Zoo Facts and History
Hours of Operation
Family Membership Price
Number of Employees
Number of Volunteers
Mrs. Child was a strong-willed New England woman. She had been a gracious hostess at the social galas for which Vegamar was famous, and she became an equally gracious hostess to a community of "knights on the road," homeless pensioners who lived in shacks on her property. Around 1935 a few men, victims of the Depression, stopped for awhile on Mrs. Child's property. To the chagrin of local authorities she didn't drive them off, but instead allowed them to settle there and eventually to build a permanent, self policed community. She insisted on order and neatness, occasionally visiting them to inspect the premises, hand out advice, and on holidays, half dollars.
Later in her life, Mrs. Child was no longer able to maintain Vegamar in its accustomed grand manner. She offered her estate to the Santa Barbara Foundation, to be disposed of upon her death in such a fashion benefiting the community. The Foundation accepted her gift, and in 1947 took over the deed to Vegamar. Mrs. Child and her squatters remained in residence and the Foundation assumed responsibility for city and state taxes on the property.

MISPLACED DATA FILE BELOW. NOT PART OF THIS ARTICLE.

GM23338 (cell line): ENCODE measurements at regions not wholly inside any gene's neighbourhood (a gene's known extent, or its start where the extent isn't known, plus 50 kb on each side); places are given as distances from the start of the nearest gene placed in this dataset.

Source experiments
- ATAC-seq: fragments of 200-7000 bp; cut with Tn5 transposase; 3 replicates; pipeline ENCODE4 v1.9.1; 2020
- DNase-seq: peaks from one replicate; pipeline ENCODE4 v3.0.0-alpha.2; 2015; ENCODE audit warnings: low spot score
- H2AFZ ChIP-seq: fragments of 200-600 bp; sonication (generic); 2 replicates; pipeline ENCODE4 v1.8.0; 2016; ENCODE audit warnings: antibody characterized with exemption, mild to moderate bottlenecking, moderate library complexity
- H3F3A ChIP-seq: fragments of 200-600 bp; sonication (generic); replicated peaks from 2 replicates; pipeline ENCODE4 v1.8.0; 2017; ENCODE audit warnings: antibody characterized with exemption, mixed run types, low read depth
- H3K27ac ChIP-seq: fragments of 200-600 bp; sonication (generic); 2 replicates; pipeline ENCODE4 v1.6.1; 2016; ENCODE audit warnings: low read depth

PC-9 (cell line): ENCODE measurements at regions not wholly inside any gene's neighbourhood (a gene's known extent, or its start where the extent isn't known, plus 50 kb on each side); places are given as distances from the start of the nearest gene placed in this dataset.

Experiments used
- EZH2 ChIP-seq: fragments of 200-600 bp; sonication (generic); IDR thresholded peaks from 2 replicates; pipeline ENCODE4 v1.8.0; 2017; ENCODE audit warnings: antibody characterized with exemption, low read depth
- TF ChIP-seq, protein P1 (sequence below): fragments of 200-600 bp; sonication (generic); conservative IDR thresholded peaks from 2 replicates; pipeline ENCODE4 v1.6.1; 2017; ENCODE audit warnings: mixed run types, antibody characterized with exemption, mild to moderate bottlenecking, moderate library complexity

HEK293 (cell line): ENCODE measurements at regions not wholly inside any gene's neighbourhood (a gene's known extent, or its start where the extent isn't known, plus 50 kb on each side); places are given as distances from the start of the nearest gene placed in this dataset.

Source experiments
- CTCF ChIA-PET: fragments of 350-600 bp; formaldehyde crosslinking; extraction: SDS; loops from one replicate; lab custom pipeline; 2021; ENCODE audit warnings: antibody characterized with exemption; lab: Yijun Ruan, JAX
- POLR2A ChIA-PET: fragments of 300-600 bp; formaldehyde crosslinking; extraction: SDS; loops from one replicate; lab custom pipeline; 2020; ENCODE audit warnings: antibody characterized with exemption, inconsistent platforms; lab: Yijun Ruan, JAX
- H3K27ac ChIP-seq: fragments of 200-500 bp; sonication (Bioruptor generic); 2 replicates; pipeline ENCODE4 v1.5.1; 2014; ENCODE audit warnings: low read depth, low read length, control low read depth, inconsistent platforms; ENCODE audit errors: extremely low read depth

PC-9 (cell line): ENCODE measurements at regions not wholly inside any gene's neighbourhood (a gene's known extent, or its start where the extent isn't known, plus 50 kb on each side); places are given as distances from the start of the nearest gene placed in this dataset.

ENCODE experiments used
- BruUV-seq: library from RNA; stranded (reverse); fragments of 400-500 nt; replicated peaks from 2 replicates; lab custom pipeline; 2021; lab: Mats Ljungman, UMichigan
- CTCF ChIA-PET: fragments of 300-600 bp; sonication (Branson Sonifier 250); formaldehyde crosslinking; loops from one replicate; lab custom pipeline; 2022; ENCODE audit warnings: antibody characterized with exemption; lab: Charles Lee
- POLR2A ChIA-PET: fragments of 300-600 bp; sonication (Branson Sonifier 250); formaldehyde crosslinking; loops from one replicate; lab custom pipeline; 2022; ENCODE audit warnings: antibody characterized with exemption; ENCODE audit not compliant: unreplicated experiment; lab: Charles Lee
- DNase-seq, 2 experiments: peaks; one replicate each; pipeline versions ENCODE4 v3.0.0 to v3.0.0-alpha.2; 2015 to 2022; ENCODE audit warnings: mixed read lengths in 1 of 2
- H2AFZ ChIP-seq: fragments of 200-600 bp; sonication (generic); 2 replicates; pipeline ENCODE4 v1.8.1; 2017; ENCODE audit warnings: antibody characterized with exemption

Mrs. Child died in August 1951, and in 1952 the estate formally passed to the Foundation. At the time, 32 single men all over the age of 50 were living in the shanty village on the property; seven of them had lived there since 1935. Mrs. Child asked that the men not be made homeless as a result of her death, and the Foundation made no alteration in living arrangements at Vegamar, except to install a Westmont College student and his family in the main house as caretakers.
In September 1953, Foundation President Archie M. Edwards recommended the Foundation make the Child estate a gift to the City, for use as a park. The Trustees concurred and in October 1953, Edwards presented the City with the deed to the Child Estate property. Edwards commented, "this is the 25th anniversary of the incorporation of the Santa Barbara Foundation, and this might be considered a birthday gift in reverse."
As the years passed, the main house itself was in bad repair, and the City decided it could not be used for any civic purpose. In July 1959, the city fire department burned down the 63-year-old pink stucco mansion. An observer at the fire, Park Superintendent Finlay A. Mackenzie, conceived the idea the property could be turned into an estate for children, with animals, gardens, and play areas. Mackenzie approached the Junior Chamber of Commerce with his suggestion, and a fundraising drive was launched. "Jungleville" would cease to exist, but in keeping with Mrs. Child's wishes, the three residents of the shanty village whose tenancy had begun during her lifetime were protected; they were moved into cottages on nearby public property.
In August 1963, the Santa Barbara Zoological Gardens opened its doors to the public, and has continued to serve and fulfill this mission: preservation, conservation, and enhancement of the natural world and its living treasures through education, research, and recreation.